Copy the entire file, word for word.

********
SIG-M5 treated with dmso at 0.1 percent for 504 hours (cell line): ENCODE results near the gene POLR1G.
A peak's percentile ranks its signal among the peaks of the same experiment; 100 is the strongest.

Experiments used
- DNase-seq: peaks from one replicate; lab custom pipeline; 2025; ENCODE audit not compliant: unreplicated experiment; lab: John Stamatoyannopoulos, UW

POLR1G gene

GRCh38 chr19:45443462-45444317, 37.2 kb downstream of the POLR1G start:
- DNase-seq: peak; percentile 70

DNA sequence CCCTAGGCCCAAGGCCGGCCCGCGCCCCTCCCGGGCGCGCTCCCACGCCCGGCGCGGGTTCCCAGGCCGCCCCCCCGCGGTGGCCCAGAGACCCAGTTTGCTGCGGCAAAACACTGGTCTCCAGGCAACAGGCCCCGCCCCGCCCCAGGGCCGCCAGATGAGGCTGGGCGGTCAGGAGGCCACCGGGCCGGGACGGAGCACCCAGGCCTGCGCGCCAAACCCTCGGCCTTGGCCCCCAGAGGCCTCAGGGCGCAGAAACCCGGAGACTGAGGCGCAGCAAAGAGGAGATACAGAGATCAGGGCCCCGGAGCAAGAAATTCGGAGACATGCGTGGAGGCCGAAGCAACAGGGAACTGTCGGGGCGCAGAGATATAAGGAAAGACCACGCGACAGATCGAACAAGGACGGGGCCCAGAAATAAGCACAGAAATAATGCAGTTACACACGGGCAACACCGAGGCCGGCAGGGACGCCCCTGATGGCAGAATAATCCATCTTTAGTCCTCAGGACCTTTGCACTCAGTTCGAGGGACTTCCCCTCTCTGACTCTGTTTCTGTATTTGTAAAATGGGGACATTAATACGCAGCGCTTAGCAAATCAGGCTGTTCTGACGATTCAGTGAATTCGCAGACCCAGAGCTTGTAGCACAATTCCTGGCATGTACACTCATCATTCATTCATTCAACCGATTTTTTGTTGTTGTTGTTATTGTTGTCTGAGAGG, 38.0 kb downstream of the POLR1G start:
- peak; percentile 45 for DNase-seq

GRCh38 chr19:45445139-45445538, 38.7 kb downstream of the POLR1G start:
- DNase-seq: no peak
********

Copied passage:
SIG-M5 treated with dmso at 0.1 percent for 504 hours (cell line): ENCODE results near the gene POLR1G.
A peak's percentile ranks its signal among the peaks of the same experiment; 100 is the strongest.

Experiments used
- DNase-seq: peaks from one replicate; lab custom pipeline; 2025; ENCODE audit not compliant: unreplicated experiment; lab: John Stamatoyannopoulos, UW

POLR1G gene

GRCh38 chr19:45443462-45444317, 37.2 kb downstream of the POLR1G start:
- DNase-seq: peak; percentile 70

DNA sequence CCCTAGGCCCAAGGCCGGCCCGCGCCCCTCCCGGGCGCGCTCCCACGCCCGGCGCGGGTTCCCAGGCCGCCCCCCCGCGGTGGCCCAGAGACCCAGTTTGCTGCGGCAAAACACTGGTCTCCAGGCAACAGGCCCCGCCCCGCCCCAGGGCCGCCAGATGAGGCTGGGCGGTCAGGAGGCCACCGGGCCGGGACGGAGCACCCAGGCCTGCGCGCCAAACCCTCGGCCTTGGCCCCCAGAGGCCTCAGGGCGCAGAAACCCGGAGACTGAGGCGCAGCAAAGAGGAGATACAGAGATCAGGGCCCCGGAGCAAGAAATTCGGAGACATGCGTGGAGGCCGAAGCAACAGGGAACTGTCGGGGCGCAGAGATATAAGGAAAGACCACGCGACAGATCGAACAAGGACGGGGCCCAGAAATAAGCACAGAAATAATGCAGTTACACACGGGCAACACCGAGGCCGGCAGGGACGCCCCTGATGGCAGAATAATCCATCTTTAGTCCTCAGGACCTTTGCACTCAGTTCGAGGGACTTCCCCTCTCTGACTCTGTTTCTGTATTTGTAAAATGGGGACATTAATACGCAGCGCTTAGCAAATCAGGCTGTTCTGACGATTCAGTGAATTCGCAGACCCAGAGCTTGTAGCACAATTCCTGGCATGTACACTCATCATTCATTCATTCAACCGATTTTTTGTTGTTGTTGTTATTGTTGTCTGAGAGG, 38.0 kb downstream of the POLR1G start:
- peak; percentile 45 for DNase-seq

GRCh38 chr19:45445139-45445538, 38.7 kb downstream of the POLR1G start:
- DNase-seq: no peak